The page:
In the installation phase, Lavamoat introduces a crucial configuration known as
allow-script. This configuration serves to disable all dependency scripts in the npm lifecycle, mitigating the risk of malicious script execution.
Disabling Dependency Scripts:
allow-scriptconfiguration acts as a safeguard, preventing the automatic execution of potentially harmful scripts during the npm lifecycle.
Policy File Generation:
Lavamoat generates a policy file during this phase, outlining specific rules and permissions related to script execution.
Lavamoat empowers developers by allowing them to make informed decisions about each dependency's script execution. Developers can selectively permit or deny specific scripts based on their trustworthiness.
An example policy
An example list of results of packages after applying the policy:
Customize of node to protect at the build step
As part of Lavamoat's comprehensive defense strategy, the project introduces
Key Features of Lavamoat-Node:
SES Compartments for Isolation:
Lavamoat-Node leverages Secure ECMAScript (SES) Compartments to isolate the execution environment for each module.
This isolation is crucial in preventing tampering with the execution environment, providing a secure foundation for the build process.
lockdown()to prevent tampering and guard against prototype pollution, addressing potential vulnerabilities in the build environment.
Ensures that packages executed within Lavamoat-Node do not share references to external entities unless explicitly allowed by policy or passed in during the build process.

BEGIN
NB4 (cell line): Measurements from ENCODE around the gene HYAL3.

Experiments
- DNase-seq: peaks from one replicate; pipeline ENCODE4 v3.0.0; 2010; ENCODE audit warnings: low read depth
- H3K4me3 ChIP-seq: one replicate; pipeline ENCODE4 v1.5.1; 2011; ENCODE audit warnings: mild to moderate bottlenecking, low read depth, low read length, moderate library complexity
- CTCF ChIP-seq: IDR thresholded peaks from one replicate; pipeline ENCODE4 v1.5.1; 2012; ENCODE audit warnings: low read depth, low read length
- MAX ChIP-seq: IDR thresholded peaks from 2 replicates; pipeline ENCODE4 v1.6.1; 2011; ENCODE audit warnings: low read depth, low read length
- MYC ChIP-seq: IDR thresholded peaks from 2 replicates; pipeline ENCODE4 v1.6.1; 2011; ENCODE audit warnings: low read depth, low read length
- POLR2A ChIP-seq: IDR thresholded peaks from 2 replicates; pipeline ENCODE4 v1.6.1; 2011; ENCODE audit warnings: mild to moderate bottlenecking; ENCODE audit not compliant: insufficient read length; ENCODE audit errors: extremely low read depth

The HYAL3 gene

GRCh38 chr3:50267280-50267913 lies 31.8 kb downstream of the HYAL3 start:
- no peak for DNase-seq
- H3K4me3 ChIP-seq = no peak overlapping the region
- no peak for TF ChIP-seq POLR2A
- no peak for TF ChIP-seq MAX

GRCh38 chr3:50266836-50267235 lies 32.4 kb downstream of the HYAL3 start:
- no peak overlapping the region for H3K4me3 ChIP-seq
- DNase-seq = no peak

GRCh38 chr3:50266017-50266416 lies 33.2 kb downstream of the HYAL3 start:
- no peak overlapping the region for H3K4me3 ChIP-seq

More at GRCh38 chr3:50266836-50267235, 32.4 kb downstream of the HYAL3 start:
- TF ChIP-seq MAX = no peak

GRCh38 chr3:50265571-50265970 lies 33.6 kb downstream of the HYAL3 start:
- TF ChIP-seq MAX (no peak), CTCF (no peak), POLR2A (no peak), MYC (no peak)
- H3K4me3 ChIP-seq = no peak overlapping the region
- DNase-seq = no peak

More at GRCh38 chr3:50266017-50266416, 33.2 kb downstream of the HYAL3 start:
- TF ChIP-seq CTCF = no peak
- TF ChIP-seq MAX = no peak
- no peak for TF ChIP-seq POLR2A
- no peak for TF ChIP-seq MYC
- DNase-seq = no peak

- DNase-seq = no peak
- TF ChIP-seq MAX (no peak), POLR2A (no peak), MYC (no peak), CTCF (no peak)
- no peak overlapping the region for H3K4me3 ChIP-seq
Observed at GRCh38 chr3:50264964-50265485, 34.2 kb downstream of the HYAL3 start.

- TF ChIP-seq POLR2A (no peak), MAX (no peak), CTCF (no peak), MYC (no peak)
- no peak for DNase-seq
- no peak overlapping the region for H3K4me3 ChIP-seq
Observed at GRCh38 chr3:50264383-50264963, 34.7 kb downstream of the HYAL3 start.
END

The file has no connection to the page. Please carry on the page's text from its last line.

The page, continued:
Lavamoat-Node provides a custom
requireand linking implementation specifically designed for loading only the dependencies that adhere to the defined security policy.
Enforces the app-specified LavaMoat policy, allowing or disallowing the exposure of global, built-in APIs to packages during the build step.
Developers have granular control over which packages can access certain functionalities, enhancing security customization.
When integrating Lavamoat-Node into the build process, developers benefit from a secure and isolated runtime environment. The customized
require implementation and SES Compartments work in tandem to enforce security policies, mitigating the risk of malicious code infiltration during the build step. By adhering to the principles of least privilege and explicit permission, Lavamoat-Node empowers developers to build applications with enhanced resilience against potential supply chain attacks.
An example policy
A runtime step is protected by a plugin of browserify and visualization of npm dependencies
Certainly! I look forward to continuing the discussion on protecting the runtime step in the next post. If you have any specific points or details you'd like to emphasize in that post, feel free to share them, and I'll ensure to incorporate them into the upcoming content.
In the quest for resilient software security, proactive measures become paramount. Lavamoat addresses the vulnerability in the installation phase by disabling potentially malicious scripts. Lavamoat-Node takes the reins during the build step, enforcing isolation and strict policies on dependencies.
Stay tuned for our next post, where we'll explore tools safeguarding the runtime step. By adopting these security measures, developers fortify their software against supply chain threats, contributing to a more secure software ecosystem.